NATION

Dry Spell Taking Its Toll In The West

The recent drr weather experienced in the Western Division has had a drastic impact on islands in the maritime zone. This was confirmed by the Assistant District Officer for Lautoka
26 Aug 2018 11:37
Dry Spell Taking Its Toll In The West
A dried up culvert in Mulomulo , Nadi as a result of the recent dry spell on 25 August 2018. PHOTO: ARIETA VAKASUKAWAQA

The recent drr weather experienced in the Western Division has had a drastic impact on islands in the maritime zone.

This was confirmed by the Assistant District Officer for Lautoka and Yasawa Elisha Joshua.

Mr Joshua said it was a serious concern for those affected as it has had other negative consequences such as the closure of health centres and schools.

“These schools and health centres were closed for most of the day because of the shortage of clean water,” Mr Joshua said.

“Many staff working in these areas were returning to the mainland because of the water woes.”

Mr Joshua said 120,000 litres of water had been delivered, to Yanuya Nursing Station and Namamanuca Primary School as well as for villagers residing at Yanuya Island, on Wednesday.

“Therefore after an assessment by the District Office team, an urgent distribution of water was delivered to affected areas,” Mr Joshua said.

“More places and stations will be provided with water in the coming days.

“We expect to carry 120,000 litres of water to Waya Island today.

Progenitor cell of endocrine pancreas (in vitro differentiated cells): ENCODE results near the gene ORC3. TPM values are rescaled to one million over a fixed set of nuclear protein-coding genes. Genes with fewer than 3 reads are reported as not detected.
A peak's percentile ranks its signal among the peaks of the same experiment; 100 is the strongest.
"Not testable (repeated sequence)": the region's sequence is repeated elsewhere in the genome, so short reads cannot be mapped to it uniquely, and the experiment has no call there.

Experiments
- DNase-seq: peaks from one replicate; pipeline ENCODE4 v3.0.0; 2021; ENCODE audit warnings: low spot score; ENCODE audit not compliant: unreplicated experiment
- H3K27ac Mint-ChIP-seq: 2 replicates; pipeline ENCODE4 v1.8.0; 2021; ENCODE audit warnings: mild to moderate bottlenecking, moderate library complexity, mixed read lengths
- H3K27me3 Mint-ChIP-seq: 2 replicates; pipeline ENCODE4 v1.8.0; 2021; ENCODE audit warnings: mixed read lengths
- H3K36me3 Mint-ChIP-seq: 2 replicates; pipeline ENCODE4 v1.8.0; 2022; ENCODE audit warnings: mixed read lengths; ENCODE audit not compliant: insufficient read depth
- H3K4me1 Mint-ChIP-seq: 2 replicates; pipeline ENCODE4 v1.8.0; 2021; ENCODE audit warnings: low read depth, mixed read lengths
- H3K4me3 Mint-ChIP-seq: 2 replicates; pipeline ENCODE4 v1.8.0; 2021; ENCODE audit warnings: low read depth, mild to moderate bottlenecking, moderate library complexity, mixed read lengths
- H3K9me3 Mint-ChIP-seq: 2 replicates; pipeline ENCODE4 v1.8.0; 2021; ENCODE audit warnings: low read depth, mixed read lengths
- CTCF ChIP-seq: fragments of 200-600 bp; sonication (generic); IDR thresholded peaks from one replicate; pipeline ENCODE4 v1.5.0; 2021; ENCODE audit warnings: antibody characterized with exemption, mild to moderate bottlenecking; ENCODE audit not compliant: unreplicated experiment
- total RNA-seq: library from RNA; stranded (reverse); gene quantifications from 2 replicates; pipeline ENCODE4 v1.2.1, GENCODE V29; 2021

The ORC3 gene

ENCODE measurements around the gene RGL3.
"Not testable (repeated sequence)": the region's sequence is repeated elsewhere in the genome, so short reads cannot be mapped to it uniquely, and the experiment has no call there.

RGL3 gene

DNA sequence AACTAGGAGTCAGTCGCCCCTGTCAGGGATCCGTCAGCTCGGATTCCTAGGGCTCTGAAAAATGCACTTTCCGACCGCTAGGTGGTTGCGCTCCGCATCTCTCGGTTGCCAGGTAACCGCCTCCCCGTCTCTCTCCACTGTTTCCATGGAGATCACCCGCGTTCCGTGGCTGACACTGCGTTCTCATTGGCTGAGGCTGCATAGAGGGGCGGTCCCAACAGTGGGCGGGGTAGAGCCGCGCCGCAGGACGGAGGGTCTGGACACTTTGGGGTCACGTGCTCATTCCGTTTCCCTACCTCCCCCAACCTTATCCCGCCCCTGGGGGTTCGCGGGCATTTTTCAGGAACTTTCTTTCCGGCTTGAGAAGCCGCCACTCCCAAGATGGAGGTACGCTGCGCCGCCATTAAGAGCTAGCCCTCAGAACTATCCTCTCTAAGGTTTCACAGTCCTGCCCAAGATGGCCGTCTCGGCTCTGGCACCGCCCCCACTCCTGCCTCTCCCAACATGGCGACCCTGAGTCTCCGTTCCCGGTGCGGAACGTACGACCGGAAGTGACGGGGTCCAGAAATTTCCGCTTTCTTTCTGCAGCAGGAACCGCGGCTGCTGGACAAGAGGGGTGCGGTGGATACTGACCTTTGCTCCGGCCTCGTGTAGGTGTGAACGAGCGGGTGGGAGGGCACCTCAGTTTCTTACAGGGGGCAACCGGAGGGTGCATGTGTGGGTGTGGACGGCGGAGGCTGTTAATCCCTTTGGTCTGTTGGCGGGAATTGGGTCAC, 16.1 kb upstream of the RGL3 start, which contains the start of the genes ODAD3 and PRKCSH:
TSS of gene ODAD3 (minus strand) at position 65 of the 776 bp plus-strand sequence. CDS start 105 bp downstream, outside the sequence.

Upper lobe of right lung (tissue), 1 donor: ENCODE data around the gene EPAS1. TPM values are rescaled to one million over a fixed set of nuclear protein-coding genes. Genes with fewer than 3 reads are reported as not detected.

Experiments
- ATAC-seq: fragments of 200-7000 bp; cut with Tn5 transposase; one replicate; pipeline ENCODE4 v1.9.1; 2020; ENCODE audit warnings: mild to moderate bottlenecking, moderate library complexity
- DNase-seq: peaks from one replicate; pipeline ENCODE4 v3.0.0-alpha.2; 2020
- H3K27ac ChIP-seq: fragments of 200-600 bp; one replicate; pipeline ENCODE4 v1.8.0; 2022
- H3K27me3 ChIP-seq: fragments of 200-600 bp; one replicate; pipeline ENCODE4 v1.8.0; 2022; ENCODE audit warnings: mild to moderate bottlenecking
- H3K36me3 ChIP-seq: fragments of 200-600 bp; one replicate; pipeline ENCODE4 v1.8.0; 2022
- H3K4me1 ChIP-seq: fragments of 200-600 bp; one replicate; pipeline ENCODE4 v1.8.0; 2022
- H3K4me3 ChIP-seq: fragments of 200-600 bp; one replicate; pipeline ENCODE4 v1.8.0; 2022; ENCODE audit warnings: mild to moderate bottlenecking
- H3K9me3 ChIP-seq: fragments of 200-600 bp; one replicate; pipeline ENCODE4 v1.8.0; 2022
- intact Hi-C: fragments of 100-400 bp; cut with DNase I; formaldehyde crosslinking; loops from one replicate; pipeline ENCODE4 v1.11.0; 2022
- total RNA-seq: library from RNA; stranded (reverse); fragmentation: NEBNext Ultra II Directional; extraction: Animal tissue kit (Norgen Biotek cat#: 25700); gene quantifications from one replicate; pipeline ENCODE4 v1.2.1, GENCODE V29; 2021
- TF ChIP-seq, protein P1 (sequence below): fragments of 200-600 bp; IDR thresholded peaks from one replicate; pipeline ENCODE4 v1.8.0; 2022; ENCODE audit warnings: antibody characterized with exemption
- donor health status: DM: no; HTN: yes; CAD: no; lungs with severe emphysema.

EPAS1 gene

“The same barge used on Wednesday will cart water to other affected areas.”

The main priority for authorities will be schools and health centres.

Many areas in the mainland of the Western Division have also been affected.

However, the Water Authority of Fiji is assisting people.

Farmers in Lautoka have started to feel the effects of the drought that seems to be getting worse by the day.

A farmer and a resident of Lovu Lautoka, Jone Naqatosere, said the recent dry spell had taken its toll on his farm.

“All our cassava plants and other crops have been affected by this dry weather,” Mr Naqatosere said.

“And there are no proper grazing areas left for our cattle because grassland had turned brown and dry.

“We do not have any grass even for the cows to graze on. So we had to cut sugarcane leaves and toppings twice a day just to feed our cows,” he said.

Mr Naqatosere said they had been using a borehole for their water source.

This was also drying up.

He is hopeful the dry spell will end soon to allow for the better growth of crops and enough water for cattle to survive on.

Edited by Percy Kean


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